Written by Chelsea Yun Chen
Bishan, a Chinese village in the southeast of China, once rich with innovative architecture, superior craftsmanship, and artistic tradition, finds itself struggling to compete with the economic rise of China. Reflective of the scenes in Ang Lee’s movie Crouching Tiger, Hidden Dragon, the classic, ancient Hui-style architecture can be found in Bishan, displaying detailed cornices, brick and tile relics, and white-washed houses. Today, the village of Bishan is dotted with empty and crumbling buildings, and its traditions are disappearing even faster.
Realizing the effects of over-commercialized artist villages like the 798 Art Zone in Beijing, as well as the excessive urbanization in China, Chinese activist and curator Ou Ning led a group of artists and intellectuals to start a project named Bishan Commune in 2010, which aims to restore the culture and traditions of Bishan through artistic approaches.
Ou Ning made his first trip to Bishan in 2007 and found himself moved by the local history, artistic culture, and ancient architecture. However, he sadly discovered that the local residents were planning to tear down the classic architecture to construct modern buildings. Knowing something had to be done to save the culture of the area, Ou implemented Bishan Project as a creative approach to promote the local economy.
Selling his apartment and belongings, he left his life in Beijing and moved to Bishan in 2010 where for the following years he would maximize his efforts towards restoring the artistic traditions of its historical community. While in Bishan, Ou was able to implement a number of events including the Bishan Harvestival in 2011, the Yixian International Photo Festival and the “Yixian County Baigong” folk art exploration in 2012, as well as exhibitions at some of the most significant architectural monuments in the area. Organized by the Bishan Commune, artists were invited both locally and globally, to create arts reflective of the history and local traditions. Additionally, education programs for local children were carried out.
While being cognizant of the changing economies and globalization, the Bishan Project does not aim to return to the past, but rather seeks to preserve the things that still hold value, while at the same time, adapting to China’s national context. Compared to more radical anti-government-leaning communes such as the Freetown Christiania in Denmark, Bishan Project’s approach neatly and strategically works within the radar of the Chinese government.
The progress of the Bishan Project can be measured in the increasing commodity trade of the surrounding areas, the re-purposed ancient buildings, and the amount of people it has attracted and involved both in the local community and globally. As more activities are being planned, challenges from the government and from the local villagers are also being faced. For example, as the project gains notoriety and growth is planned, the issue of compensation and balance of lifestyle and commercialism has become more of a concern for villagers.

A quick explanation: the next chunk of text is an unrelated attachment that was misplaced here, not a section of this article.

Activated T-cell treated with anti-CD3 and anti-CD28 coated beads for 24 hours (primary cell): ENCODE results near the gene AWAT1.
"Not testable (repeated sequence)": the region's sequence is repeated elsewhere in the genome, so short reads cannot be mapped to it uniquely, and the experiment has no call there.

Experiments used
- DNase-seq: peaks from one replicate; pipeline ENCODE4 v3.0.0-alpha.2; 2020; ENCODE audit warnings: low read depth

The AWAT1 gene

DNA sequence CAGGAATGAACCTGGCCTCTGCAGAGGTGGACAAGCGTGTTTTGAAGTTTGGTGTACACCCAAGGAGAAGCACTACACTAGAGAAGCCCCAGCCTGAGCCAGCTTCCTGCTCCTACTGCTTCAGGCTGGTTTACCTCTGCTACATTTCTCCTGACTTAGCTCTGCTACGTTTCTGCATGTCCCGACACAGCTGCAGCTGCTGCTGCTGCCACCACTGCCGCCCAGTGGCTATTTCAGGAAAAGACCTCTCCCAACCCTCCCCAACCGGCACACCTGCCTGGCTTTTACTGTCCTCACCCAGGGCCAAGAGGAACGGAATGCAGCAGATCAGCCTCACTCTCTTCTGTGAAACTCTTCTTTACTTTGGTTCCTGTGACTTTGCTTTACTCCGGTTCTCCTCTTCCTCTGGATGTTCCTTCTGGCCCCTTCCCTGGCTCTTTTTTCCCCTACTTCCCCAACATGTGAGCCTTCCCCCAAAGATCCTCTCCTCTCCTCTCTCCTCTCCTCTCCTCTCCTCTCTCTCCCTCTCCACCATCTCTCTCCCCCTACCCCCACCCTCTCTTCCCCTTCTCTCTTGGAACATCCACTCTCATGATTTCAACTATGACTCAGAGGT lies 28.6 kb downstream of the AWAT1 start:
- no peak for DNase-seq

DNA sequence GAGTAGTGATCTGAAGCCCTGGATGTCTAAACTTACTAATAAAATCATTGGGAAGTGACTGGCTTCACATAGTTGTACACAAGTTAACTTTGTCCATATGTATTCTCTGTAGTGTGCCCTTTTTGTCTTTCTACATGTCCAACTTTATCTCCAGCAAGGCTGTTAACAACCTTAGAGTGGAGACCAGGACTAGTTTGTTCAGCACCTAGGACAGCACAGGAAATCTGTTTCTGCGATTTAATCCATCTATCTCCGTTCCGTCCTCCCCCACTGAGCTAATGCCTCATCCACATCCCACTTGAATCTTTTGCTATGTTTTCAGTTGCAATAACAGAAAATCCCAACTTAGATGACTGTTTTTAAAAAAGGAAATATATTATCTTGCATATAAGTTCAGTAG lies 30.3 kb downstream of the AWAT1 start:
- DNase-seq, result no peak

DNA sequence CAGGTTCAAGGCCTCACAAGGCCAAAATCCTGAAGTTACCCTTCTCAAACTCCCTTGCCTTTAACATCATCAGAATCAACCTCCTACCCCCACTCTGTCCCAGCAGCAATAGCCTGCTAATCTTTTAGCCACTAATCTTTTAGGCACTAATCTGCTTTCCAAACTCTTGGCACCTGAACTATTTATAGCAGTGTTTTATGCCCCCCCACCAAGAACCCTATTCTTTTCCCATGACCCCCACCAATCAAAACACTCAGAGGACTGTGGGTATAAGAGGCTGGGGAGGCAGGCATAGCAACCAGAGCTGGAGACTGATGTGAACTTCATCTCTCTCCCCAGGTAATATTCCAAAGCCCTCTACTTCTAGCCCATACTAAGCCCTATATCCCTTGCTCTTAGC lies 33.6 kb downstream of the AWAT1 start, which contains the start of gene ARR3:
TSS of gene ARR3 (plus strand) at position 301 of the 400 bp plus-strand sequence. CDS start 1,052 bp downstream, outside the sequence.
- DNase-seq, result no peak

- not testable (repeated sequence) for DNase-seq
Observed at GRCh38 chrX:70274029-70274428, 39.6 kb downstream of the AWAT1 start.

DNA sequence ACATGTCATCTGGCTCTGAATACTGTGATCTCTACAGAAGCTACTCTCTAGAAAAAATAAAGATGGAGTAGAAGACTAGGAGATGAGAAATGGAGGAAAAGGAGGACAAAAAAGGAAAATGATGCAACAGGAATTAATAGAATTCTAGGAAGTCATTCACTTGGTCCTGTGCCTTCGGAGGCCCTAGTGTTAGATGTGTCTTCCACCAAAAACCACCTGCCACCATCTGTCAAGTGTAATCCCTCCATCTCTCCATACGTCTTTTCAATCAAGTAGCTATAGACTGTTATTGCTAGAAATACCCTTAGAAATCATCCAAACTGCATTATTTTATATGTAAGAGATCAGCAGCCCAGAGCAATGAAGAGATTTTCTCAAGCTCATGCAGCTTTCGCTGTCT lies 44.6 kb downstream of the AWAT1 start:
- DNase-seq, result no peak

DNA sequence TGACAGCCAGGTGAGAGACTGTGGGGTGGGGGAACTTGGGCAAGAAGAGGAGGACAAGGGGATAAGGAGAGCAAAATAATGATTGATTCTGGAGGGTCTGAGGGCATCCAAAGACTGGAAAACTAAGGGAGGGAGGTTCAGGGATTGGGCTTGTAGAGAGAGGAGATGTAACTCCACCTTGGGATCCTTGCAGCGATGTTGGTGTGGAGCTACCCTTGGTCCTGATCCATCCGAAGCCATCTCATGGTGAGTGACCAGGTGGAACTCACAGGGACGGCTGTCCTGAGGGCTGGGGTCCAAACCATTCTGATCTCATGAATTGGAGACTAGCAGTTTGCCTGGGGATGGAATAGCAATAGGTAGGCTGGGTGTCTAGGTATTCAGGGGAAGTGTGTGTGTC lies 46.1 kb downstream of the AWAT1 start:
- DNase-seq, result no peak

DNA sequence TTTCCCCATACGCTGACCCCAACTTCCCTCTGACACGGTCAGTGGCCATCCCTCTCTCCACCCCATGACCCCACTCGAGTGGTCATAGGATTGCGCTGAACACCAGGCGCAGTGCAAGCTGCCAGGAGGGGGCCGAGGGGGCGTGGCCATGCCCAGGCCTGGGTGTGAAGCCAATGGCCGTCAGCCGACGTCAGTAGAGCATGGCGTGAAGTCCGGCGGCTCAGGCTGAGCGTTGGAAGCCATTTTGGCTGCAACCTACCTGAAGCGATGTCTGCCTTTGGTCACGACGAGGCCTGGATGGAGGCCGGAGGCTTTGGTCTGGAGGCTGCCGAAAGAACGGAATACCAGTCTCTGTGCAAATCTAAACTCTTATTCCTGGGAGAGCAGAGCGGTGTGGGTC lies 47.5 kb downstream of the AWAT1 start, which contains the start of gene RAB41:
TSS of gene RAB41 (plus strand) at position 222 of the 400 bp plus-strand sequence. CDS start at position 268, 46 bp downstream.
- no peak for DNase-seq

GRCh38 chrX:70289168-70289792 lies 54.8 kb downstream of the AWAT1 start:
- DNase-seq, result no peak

As a result, the future remains uncertain, of whether or not the Bishan Project will become a successful case for restoring a community’s culture and artistic traditions, or another fading fantasy for artists.
Biography: Chelsea Yun Chen
Chelsea (Yun Chen) grew up in Hangzhou, a beautiful city in the southeast of China. She was exposed to the prominent art culture in China from a very early age. At the age of seven, she began her calligraphy training and attained approximately 20 awards including several national titles. Chelsea graduated as valedictorian from Tongji University in Shanghai with a Bachelor of Arts in Photography, along with a degree of Master of Arts in Art Theory, concentrated in New Media Art.
Chelsea is interested in both traditional art and new media technologies, especially the interdisciplinary between them. During her time in the Tongji University, she worked as the project manager leading the designing team for PSA HMI Innovation Lab project, a joint initiative of Tongji University and PSA Peugeot Citroën (France) that explored innovative applications of new media technologies to automotive engineering. In 2012, she also worked as the project manager of JUE NEXT GEN, a photography competition within the JUE | Music + Art Festival, a three-week urban arts and music festival in both Shanghai and Beijing. In 2013, she began pursuing a master degree in Arts and Cultural Management from Pratt Institute in New York City, hoping to discover more possibilities with the interaction between traditional and modern visual art, as well as the eastern and western world during this journey.